Hope for the Genre: Safety Not Guaranteed

Posted: July 26, 2012 in Hope for the Genre
Tags: , , , , ,

On this week’s Hope for the Genre: adventure! Time travel! Suspicious government agents! And that guy who is in that show with Zooey Deschanel

Genre: Science Fiction

Medium: Film

The premise: Safety Not Guaranteed begins with a simple, elegant set-up. Morose, loner, Seattle Magazine intern, Darius (Aubrey Plaza), volunteers for an assignment to research an ad put out in a small, vacation town for–of all things–a time travel partner. Darius goes in, accompanied by Jeff the jaded writer (Jake Johnson) and Arnau, an awkward, virginal college student (Karan Soni). Darius discovers Kenneth (Mark Duplass) who put out the ad and is (supposedly) close to having his time machine assembled. Nutty hijinks ensue as Darius & Co. get close to the bizarre truth, but the film inhabits an interesting intersection between drama, comedy, and lo-fi science fiction adventure.

Why it’s awesome: It is exactly that balance between comedy and drama which makes this movie such a gem. Like Darius, we question the veracity of Kenneth’s claims, are at times deeply suspicious of him, and ultimately find ourselves hoping desperately that it’s all true. Jeff and Arnau become a beautiful counterpoint to Darius and Kenneth’s story–Jeff as he revisits a adolescent fling and Arnau as he steps outside of his carefully circumscribed boundaries and learns to live in the moment. Moreover, the cast is completely brilliant, particularly Plaza and Duplass. Through them, the film leaps from charming conceit to a heartfelt examination of the nature of regret. With laughter and occasional tears, Safety Not Guaranteed brings us to the question: can we truly change our lives, with or without a time machine?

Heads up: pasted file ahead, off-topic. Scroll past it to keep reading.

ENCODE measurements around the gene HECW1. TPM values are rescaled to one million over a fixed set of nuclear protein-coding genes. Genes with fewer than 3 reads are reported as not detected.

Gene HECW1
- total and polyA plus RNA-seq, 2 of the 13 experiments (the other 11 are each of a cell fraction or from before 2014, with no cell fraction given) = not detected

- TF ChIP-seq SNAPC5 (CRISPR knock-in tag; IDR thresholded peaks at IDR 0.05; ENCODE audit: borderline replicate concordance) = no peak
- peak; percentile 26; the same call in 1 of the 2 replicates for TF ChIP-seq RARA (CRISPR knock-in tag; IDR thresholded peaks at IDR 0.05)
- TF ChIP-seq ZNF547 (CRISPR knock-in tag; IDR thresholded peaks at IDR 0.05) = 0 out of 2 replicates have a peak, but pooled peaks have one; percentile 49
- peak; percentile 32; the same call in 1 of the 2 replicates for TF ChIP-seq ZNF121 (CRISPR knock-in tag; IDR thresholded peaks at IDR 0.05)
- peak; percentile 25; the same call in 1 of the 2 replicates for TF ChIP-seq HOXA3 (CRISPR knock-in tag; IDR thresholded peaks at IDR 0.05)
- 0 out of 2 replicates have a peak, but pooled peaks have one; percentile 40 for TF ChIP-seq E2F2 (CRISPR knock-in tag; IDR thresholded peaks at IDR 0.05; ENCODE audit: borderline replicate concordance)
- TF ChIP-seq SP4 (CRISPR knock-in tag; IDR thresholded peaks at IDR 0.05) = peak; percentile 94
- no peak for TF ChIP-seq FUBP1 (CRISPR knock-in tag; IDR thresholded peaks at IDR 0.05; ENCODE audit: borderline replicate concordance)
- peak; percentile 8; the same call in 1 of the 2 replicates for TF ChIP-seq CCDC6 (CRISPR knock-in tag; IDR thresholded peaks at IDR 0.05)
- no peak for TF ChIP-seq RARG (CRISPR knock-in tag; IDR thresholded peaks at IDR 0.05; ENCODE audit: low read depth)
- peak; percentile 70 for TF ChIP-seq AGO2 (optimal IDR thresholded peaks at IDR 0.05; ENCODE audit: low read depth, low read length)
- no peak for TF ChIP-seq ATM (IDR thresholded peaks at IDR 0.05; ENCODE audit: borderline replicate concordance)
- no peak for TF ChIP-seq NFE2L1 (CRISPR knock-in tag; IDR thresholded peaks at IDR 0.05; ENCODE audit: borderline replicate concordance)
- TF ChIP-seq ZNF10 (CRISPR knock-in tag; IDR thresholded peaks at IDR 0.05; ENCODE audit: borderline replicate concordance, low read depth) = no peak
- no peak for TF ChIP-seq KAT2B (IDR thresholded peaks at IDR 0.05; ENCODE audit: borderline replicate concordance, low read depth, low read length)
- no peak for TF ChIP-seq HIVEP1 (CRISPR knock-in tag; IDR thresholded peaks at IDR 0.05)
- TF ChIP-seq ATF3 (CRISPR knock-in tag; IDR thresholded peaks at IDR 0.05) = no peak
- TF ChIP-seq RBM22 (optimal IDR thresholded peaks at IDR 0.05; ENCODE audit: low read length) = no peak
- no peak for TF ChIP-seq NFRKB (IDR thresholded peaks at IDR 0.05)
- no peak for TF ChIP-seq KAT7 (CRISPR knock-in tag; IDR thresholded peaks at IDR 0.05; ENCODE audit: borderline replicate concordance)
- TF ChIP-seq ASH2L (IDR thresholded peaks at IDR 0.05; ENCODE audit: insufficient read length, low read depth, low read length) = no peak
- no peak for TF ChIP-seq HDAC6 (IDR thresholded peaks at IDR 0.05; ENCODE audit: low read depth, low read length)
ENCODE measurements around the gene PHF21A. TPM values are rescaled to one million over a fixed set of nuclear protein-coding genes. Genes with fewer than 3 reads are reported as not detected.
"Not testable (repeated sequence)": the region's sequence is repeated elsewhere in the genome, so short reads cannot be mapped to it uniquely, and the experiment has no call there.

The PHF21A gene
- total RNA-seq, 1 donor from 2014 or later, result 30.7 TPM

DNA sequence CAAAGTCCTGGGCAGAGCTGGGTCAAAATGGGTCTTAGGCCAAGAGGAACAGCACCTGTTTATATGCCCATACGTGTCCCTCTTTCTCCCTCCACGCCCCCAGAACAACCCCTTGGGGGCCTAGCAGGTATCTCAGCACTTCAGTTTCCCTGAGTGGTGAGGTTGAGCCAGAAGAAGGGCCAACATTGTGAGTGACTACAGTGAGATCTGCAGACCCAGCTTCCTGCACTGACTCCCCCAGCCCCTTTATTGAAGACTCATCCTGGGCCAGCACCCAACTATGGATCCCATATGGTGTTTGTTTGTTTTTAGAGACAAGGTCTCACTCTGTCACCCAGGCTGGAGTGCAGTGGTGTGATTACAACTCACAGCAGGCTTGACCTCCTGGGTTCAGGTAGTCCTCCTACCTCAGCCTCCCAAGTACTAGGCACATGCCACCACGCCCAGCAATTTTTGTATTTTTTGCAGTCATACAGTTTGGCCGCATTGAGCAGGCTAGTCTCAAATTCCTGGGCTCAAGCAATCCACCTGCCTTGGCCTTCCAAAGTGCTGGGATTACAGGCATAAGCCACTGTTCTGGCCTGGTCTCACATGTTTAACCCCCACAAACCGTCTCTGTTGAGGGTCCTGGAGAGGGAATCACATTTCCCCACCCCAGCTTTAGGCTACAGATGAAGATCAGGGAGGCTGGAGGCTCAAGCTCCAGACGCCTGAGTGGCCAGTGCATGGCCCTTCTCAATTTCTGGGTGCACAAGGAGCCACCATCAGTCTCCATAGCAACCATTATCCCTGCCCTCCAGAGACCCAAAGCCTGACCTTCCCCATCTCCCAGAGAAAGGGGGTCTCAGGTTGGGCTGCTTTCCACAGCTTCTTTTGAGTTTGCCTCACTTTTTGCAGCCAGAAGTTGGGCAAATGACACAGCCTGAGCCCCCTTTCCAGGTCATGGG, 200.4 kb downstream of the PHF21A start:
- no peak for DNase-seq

Why it’s hopeful: Science fiction has long been considered the refuge of the clinically detailed and plot-ly engaging but emotionally bereft. Supposedly, this is why fantasy will overtake it and destroy us all. But with films like Safety Not Guaranteed, it’s quite clear that science fiction can explore the arenas of the human heart just as well as it can time travel and conspiracy theories. And all the more fun and rewarding when it does all three at once.


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